A CONVERTED vehicle that provides wheelchair access has made life a lot easier for a Baldivis family with three children affected by muscular dystrophy.
The Topham family is one of two families in Australia with three children affected by MD and the only ones in WA.
The family received the modified Kia Carnival recently after community groups rallied together to raise funds for the $85,000 project.
“Jaimie (13) needs an electric wheelchair, Hayley (11) is in a manual wheelchair and Scott (9) who is still walking, can now access the new car so much easier,” Colin Topham said.
Their previous car was not big enough to transport Jaimie’s 160kg electric chair, as it needed a ramp or large hoist.
“We also had to lift Jaimie out of her wheelchair and into the seat and then load a manual wheelchair into the back,” he said. “But now we can just open the back and Hayley and Scott can get in, then Jaimie follows in her electric wheelchair.”
Narelle Topham said the car was modified by Freedom Motors in Sydney, where it was custom-made with the back cut out and a ramp installed.
“We can now access the community so much easier and Jaimie can be more mobile in her electric chair,” she said.
“Another benefit is that we don’t have to lift the children in and out of the car anymore. We had to do so much lifting, with the old car.
“When I go to the shops I can’t push two manual wheelchairs, so I could never go out with both girls.”
The Tophams thanked the Baldivis Lions Club, Mandurah Mayday, the Stan Peron Foundation, Rocky Bay, Independent Living Centre, Variety WA Children’s Charity and the Wearne Charitable Trust for their support.
“We want to thank these wonderful people who gave us the ability to move as a family, it’s pretty special,” Mrs Topham said. “There was lots of hard work from many volunteers and it was just an amazing combined effort.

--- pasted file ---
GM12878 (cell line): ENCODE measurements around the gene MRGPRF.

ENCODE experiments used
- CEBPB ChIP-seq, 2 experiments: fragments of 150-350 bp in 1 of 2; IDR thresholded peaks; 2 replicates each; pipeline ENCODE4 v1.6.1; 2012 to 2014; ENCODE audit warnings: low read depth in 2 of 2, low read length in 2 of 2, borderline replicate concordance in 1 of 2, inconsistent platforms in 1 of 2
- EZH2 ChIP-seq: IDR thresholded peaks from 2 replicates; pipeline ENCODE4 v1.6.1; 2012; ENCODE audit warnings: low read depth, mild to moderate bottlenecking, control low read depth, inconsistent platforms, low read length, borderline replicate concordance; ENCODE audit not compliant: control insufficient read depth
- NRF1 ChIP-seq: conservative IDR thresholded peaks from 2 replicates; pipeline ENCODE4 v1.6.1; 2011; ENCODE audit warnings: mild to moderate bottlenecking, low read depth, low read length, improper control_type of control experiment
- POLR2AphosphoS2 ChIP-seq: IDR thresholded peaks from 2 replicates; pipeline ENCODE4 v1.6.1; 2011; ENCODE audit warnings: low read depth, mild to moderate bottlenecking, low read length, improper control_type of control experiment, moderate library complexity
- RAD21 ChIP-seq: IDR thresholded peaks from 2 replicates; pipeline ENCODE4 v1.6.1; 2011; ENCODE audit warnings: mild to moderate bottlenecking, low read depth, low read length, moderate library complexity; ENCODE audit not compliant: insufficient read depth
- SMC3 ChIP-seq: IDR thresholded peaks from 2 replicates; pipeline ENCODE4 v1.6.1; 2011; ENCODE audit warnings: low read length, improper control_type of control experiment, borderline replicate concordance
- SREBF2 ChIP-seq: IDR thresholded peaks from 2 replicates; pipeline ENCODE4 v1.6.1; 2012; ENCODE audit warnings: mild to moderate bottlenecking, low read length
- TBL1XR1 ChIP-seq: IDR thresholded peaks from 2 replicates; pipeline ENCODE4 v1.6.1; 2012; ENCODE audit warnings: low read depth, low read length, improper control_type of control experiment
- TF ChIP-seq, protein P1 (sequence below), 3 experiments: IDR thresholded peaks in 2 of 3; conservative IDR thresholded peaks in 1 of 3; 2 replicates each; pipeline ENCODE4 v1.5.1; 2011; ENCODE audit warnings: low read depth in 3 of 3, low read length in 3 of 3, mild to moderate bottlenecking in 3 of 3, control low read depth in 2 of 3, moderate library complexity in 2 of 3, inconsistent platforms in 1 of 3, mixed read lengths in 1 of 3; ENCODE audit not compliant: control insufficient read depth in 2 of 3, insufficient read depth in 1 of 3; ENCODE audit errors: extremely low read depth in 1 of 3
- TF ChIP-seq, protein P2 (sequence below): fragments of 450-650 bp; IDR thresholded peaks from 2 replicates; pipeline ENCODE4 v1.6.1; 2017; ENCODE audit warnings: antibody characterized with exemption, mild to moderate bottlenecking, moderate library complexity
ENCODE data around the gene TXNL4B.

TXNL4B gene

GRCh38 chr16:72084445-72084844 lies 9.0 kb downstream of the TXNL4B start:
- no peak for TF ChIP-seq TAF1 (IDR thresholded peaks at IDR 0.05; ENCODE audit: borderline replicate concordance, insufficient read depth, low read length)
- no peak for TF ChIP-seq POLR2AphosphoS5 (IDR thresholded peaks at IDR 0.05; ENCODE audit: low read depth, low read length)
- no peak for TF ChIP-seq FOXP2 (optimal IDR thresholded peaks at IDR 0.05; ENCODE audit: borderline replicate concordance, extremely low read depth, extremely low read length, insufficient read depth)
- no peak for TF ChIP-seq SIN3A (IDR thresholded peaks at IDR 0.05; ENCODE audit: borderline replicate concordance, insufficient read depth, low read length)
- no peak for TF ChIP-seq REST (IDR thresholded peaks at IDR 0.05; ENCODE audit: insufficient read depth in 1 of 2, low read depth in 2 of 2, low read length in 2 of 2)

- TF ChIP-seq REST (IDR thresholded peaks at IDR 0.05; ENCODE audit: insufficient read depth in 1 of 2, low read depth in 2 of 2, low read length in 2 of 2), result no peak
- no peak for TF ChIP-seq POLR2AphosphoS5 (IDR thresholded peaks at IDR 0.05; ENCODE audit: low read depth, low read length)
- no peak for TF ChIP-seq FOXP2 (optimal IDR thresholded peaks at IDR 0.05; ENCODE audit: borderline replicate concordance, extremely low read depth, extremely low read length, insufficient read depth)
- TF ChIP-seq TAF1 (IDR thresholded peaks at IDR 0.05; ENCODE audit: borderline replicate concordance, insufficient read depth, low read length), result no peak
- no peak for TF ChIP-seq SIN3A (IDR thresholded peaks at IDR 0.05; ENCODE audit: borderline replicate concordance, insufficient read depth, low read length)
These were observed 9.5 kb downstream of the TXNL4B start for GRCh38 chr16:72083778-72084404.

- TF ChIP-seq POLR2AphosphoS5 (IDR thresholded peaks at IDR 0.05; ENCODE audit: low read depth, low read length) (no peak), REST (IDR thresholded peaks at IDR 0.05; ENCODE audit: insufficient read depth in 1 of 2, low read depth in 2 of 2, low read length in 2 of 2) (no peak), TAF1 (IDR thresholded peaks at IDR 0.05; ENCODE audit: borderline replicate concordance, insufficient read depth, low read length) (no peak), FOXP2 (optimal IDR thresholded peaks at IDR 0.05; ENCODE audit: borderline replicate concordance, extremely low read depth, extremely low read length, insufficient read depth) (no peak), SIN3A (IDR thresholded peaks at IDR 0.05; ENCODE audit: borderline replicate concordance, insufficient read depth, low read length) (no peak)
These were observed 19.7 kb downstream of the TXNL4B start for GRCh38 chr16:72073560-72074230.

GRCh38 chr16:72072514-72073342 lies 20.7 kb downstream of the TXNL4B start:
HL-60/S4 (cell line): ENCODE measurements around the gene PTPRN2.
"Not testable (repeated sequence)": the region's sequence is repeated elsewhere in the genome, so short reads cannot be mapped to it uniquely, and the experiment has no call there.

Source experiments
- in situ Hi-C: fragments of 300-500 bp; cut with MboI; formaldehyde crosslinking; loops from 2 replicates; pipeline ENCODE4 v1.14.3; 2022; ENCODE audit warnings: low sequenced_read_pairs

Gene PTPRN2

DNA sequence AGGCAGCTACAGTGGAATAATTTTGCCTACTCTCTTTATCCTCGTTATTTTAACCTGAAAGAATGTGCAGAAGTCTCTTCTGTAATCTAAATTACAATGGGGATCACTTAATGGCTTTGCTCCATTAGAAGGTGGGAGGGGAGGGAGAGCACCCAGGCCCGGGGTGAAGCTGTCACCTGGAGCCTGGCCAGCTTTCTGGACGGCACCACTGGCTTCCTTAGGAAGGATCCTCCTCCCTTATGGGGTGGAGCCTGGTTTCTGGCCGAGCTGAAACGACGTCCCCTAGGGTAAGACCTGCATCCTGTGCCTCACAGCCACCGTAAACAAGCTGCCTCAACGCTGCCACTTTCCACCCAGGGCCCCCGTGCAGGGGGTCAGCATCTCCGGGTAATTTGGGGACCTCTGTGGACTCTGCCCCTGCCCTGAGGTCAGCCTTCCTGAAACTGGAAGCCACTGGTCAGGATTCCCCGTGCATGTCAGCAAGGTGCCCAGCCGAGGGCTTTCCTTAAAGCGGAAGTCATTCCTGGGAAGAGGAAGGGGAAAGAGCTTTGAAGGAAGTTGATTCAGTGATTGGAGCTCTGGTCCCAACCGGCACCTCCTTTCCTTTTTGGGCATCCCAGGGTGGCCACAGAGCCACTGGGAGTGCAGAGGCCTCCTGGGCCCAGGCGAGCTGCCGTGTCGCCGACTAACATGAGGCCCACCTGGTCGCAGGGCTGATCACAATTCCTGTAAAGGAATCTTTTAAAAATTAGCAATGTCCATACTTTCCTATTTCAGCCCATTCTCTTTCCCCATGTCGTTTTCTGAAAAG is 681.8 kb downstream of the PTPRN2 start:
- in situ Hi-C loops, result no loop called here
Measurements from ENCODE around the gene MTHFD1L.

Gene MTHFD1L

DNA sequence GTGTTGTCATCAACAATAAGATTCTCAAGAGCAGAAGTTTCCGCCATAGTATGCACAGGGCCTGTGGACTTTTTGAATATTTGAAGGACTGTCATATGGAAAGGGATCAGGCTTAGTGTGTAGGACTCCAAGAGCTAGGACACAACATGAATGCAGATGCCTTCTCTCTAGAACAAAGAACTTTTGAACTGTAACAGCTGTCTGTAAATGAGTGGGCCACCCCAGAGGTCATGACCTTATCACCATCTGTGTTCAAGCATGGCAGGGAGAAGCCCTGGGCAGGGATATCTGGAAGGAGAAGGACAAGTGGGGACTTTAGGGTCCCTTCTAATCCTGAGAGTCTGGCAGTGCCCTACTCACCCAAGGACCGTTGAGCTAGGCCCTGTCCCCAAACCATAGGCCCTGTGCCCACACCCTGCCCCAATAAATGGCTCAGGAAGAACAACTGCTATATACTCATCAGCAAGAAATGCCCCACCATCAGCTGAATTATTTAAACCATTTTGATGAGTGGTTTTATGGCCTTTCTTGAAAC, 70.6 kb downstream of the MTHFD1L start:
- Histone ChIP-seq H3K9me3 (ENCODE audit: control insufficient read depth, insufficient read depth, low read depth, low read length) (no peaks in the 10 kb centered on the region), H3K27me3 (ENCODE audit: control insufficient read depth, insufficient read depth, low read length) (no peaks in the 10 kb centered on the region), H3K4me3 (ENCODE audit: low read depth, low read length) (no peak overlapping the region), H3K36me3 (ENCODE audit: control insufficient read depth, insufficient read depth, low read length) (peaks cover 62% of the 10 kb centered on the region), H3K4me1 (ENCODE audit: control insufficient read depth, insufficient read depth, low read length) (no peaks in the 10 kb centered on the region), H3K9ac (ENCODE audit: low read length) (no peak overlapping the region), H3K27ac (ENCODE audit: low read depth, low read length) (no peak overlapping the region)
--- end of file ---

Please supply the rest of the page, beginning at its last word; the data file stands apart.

“It was a massive project from all the parties to get the Tophams mobile.
“They have all made such a huge difference to all our lives.”
Mrs Topham said it had been so hard taking all three children to their hospital appointments, to school, or just organising a family outing before they got their new car.
It used to take an hour just to get the children in and out, and to and from school each day, a trip that should take 15 to 20 minutes.
Previously, Jaimie had to use a manual wheelchair at home during the week because she needed her electric wheelchair at school, which was taken to and from the school in a taxi on Mondays and Fridays.
“It is hard for Jaimie to use the manual wheelchair as she can’t propel herself any more,” she said.
“It’s very hard seeing her frustration at not being able to move or have any form of mobility.”
Hayley and Scott are more mobile. Hayley can use a manual wheelchair while Scott can still walk for short distances.
Jaimie now has much more freedom and independence.